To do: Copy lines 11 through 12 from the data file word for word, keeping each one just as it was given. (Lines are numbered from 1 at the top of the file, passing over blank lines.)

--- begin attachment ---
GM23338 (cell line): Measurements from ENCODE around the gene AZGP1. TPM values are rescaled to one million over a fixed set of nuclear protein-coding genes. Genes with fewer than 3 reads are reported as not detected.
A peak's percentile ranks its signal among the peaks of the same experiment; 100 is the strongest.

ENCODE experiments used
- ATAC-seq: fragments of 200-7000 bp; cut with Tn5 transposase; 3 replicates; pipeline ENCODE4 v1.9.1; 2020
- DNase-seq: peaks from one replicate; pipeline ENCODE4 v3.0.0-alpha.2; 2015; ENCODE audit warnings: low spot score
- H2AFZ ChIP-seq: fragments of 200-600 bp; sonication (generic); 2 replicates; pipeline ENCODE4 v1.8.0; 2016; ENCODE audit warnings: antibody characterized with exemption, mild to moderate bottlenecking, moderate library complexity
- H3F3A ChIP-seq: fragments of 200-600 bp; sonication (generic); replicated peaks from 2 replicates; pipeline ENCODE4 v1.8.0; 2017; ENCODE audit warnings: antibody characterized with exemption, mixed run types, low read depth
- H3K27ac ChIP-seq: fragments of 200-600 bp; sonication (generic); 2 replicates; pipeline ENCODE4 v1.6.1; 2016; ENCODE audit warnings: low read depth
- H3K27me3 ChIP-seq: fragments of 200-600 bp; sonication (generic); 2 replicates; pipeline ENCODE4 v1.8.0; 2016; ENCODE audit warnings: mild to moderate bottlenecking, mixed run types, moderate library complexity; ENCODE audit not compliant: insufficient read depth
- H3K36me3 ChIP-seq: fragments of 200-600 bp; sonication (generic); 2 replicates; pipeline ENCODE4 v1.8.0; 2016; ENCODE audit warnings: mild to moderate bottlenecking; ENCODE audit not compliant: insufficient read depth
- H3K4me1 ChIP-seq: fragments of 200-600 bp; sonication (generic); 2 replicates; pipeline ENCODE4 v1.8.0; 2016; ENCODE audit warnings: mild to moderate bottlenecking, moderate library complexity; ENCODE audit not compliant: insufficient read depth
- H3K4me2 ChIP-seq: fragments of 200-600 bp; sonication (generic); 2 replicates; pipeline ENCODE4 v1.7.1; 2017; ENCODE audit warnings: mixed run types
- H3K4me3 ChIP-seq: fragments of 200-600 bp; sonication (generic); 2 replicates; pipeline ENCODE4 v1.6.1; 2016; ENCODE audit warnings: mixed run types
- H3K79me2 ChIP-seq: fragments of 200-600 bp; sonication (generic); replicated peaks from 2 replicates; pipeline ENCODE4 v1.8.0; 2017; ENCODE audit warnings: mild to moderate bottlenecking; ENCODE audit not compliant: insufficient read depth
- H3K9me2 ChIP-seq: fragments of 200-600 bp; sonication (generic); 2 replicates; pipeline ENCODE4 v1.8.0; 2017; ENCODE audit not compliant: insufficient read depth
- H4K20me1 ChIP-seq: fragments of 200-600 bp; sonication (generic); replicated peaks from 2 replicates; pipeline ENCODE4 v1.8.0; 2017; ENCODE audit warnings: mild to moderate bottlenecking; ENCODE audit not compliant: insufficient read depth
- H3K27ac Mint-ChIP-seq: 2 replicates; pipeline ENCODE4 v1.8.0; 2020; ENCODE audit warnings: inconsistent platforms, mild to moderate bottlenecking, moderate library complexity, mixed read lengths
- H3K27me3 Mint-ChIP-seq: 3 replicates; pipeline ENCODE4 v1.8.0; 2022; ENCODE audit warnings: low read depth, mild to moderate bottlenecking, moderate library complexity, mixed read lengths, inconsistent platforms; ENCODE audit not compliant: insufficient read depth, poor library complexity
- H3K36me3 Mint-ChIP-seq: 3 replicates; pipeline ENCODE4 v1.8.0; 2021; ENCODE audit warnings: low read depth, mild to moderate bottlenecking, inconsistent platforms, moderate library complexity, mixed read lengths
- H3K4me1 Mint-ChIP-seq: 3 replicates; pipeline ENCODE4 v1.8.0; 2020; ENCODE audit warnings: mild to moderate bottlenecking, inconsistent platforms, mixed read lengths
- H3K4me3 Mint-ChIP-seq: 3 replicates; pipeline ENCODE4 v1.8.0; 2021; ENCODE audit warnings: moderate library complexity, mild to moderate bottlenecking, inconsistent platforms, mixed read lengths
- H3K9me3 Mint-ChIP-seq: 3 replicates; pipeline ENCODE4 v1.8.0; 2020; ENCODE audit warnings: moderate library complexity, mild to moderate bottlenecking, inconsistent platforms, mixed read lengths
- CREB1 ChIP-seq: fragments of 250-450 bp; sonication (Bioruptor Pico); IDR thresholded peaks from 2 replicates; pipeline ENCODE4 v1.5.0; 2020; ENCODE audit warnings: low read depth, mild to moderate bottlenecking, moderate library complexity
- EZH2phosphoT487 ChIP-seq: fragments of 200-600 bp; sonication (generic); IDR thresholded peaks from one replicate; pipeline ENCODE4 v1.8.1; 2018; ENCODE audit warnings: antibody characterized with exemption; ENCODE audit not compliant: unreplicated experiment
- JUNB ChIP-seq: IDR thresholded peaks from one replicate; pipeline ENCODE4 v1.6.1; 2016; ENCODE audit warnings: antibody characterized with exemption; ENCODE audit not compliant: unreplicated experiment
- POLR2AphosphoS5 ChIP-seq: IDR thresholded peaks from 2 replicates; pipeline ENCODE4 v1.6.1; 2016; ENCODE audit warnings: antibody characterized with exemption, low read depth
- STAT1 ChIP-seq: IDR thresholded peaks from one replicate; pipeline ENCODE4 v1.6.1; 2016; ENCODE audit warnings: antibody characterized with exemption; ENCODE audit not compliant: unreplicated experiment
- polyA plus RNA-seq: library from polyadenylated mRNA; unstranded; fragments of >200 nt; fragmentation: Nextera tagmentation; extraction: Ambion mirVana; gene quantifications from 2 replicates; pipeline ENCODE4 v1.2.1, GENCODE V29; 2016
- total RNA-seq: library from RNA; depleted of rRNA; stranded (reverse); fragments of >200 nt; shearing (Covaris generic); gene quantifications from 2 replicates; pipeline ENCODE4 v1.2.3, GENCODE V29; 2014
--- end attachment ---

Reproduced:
- H3K4me1 ChIP-seq: fragments of 200-600 bp; sonication (generic); 2 replicates; pipeline ENCODE4 v1.8.0; 2016; ENCODE audit warnings: mild to moderate bottlenecking, moderate library complexity; ENCODE audit not compliant: insufficient read depth
- H3K4me2 ChIP-seq: fragments of 200-600 bp; sonication (generic); 2 replicates; pipeline ENCODE4 v1.7.1; 2017; ENCODE audit warnings: mixed run types